Editorial – Like a House on Fire

It takes a certain something to put your life in danger?day in, day out?to rescue others. Police and firefighters are the two most obvious examples that come to mind.

And when those who lay their lives on the line are volunteers, there’s an added element. These are people who give a damn; people willing to risk their own safety for the good of their communities, without pay and sometimes at their own financial expense.

Society owes them an immeasurable debt of thanks on so many levels, but the decision makers at Aviva Insurance seem to think they’re the ones who are owed.

Even as Canadian insurance companies are raking in record profits ($4.2 billion in one recent year), Aviva has decided to sue two volunteer fire departments in Nova Scotia for failing to stop a house fire.

In July 2007, the North Sydney and Frenchvale volunteer departments attended a house fire in North Sydney. Firefighters put out a blaze in a back bedroom and advised the occupants, Larry and Diane Stonehouse, to find other lodgings. But the fire broke out again some six hours later, destroying the house.

After nine months in hotels, Aviva compensated the couple an estimated $400,000?and the insurance company is now trying to recoup the money from the volunteer fire departments.

(It should be noted that, as the CBC reports, the Stonehouses are named in the lawsuit because their names are on the policy. However, Diane Stonehouse has told reporters she and her husband are not behind the suit.)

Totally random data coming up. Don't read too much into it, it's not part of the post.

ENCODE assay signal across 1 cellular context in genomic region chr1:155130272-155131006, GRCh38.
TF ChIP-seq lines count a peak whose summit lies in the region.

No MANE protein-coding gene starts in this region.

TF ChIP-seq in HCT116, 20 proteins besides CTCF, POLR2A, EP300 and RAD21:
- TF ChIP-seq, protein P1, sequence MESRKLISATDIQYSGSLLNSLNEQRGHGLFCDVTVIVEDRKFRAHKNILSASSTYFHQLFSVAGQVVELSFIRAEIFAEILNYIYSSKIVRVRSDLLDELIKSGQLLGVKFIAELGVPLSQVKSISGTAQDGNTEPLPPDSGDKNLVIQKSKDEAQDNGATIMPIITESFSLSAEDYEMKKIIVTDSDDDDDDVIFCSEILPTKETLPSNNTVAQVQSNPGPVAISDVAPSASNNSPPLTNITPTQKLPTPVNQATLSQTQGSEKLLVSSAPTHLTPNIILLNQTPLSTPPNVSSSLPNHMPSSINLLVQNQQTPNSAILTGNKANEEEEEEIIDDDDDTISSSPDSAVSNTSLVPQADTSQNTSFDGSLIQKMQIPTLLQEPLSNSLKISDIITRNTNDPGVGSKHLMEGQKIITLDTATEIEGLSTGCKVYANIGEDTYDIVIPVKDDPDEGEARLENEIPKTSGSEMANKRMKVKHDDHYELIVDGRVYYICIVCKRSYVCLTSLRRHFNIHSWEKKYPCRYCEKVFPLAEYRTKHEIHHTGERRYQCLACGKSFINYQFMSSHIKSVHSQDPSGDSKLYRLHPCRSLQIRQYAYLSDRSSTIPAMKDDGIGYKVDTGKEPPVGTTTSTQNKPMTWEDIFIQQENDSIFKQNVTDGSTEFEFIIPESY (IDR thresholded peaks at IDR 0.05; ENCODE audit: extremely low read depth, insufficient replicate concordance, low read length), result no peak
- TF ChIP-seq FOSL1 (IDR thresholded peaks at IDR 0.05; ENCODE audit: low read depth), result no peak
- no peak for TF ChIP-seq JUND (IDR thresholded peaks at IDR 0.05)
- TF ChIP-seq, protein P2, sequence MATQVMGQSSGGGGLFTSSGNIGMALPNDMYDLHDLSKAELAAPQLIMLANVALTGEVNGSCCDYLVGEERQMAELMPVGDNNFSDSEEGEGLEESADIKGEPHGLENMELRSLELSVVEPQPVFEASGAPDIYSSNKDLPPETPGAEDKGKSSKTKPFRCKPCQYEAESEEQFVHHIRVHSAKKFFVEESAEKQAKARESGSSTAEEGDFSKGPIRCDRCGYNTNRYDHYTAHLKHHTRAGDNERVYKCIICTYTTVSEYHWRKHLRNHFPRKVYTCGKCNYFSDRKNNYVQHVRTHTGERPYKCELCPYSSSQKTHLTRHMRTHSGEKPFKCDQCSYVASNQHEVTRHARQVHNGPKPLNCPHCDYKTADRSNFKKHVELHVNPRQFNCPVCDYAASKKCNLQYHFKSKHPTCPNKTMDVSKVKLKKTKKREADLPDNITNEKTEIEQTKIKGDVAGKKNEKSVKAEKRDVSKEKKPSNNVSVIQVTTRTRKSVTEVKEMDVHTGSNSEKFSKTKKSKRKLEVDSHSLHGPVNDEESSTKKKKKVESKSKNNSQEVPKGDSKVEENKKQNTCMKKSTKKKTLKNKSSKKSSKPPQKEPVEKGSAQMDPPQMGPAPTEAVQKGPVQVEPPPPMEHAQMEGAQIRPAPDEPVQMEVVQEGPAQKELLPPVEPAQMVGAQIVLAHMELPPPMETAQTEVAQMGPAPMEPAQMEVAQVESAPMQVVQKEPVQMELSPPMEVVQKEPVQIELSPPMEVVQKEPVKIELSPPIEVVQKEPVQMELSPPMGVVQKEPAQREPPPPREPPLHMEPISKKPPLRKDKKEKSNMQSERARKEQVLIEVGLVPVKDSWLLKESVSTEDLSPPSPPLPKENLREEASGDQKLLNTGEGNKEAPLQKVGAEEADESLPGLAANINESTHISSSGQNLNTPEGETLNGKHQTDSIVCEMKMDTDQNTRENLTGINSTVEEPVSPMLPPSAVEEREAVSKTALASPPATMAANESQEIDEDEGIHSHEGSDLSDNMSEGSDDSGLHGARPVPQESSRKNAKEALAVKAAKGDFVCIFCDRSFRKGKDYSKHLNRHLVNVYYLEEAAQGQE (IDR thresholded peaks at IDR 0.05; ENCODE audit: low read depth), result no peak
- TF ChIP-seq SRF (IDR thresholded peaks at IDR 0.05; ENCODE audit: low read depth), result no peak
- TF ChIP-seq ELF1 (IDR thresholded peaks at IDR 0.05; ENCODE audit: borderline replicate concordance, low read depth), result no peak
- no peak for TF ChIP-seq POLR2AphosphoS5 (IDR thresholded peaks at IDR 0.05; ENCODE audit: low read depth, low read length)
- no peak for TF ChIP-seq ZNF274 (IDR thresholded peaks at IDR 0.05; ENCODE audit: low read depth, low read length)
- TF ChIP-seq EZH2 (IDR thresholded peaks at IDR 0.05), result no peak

Aviva is suing for damages and court costs. Court documents show the company claims the volunteer fire departments ?failed to properly protect [the] home after a fire broke out in a bedroom.?

In a ChronicleHerald report, ?the suit alleges the fire departments failed to properly train their members; adequately equip firefighters; properly extinguish the blaze and search for possible hot spots; and remain at the scene to ensure the fire was out.?

Not that the volunteer firefighters didn’t do the best job they could with the training and equipment they had. Not that they failed to respond to an alarm, or were wilfully negligent in their duties. Simply that, as unpaid volunteers putting themselves at risk, their efforts weren’t good enough for Aviva.

But there are no guarantees, especially when it comes to emergency situations, a fact Aviva should know well.

And being in the insurance business, It’s surprising the company has missed another crucial point: if volunteer fire departments decide the risk of being sued just isn’t worth it, the lives and property they do save may just go up in smoke?something that, in the long run, could cost Aviva more than it realizes.